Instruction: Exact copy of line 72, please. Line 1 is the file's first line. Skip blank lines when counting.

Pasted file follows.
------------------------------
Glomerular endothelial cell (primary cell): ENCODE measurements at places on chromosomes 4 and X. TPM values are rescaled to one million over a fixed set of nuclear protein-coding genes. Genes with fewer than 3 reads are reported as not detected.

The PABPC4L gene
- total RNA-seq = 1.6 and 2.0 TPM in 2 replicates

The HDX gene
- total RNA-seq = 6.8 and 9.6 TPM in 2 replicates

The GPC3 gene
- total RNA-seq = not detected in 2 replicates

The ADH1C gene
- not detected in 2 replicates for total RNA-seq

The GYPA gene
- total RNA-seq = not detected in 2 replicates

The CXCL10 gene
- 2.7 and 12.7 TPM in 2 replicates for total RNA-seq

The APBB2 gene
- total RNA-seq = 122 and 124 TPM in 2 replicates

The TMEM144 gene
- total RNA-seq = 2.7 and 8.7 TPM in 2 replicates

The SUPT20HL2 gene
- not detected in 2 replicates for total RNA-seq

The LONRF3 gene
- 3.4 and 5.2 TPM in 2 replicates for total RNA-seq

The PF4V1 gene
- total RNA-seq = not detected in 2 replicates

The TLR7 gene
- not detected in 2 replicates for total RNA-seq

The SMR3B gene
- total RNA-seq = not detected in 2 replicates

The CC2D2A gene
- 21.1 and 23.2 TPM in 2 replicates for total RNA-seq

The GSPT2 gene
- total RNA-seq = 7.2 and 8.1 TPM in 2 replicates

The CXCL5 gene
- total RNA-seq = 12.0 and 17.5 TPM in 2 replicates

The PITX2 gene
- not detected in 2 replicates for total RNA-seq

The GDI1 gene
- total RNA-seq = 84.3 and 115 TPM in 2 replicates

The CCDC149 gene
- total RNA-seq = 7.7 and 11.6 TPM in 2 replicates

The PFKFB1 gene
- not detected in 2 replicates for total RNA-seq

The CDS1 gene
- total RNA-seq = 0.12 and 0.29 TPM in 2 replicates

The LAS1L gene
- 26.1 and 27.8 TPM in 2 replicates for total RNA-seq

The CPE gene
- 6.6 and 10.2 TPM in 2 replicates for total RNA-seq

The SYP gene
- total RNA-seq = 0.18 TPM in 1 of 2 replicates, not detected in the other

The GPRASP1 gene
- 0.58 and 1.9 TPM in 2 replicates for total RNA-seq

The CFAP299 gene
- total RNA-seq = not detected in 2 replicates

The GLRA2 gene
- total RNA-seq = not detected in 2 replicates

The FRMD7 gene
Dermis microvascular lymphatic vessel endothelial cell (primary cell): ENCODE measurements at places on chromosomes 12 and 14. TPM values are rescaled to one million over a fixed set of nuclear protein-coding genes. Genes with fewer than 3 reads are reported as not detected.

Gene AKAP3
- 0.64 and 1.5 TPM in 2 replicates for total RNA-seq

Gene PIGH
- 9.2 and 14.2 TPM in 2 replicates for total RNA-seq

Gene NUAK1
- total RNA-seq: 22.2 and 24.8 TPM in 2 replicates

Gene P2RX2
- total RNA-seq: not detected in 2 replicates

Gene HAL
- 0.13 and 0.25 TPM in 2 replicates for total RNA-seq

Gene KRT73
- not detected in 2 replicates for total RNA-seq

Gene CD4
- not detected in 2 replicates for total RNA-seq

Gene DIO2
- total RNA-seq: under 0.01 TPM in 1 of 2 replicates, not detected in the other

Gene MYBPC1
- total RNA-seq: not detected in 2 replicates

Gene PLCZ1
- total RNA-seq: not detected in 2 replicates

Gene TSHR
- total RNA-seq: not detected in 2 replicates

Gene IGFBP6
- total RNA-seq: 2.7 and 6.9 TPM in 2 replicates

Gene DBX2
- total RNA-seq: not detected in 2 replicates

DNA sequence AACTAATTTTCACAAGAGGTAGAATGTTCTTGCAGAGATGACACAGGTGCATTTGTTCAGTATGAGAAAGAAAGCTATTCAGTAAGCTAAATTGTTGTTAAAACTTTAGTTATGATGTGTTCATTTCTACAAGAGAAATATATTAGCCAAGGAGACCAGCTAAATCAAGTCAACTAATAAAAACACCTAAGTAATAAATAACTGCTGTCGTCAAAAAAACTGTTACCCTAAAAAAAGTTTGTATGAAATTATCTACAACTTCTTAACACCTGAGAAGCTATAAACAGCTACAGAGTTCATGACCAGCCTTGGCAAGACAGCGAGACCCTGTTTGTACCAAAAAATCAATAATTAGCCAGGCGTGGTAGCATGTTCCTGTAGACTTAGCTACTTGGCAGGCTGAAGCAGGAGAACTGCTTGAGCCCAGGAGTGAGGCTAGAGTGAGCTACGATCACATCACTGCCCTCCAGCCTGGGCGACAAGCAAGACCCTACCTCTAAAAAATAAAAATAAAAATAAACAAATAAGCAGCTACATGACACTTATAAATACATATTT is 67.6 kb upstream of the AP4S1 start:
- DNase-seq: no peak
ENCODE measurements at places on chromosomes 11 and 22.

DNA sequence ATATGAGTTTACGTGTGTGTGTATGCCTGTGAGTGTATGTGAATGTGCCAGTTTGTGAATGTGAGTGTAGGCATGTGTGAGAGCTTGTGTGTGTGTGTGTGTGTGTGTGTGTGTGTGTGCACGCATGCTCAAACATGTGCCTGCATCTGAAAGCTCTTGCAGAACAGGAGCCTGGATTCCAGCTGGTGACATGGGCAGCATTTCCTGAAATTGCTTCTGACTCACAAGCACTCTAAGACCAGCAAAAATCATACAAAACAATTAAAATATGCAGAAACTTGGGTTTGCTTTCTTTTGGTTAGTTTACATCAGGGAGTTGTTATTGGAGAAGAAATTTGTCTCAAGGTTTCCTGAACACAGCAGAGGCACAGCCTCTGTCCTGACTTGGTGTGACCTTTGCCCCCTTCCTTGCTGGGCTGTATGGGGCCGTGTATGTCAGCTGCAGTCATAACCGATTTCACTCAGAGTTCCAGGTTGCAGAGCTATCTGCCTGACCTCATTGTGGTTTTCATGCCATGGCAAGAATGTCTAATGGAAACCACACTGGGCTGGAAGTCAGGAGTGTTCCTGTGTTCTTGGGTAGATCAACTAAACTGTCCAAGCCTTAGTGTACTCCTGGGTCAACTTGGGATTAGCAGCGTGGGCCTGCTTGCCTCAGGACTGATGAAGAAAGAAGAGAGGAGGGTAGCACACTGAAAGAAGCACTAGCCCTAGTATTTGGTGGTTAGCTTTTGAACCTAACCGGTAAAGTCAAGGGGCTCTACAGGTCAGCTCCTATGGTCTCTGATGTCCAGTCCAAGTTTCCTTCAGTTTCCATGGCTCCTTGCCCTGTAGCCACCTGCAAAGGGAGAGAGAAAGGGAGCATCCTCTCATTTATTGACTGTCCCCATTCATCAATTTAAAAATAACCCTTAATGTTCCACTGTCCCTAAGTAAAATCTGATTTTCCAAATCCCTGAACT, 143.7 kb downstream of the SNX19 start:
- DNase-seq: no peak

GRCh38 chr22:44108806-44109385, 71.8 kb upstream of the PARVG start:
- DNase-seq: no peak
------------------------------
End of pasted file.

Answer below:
Gene DIO2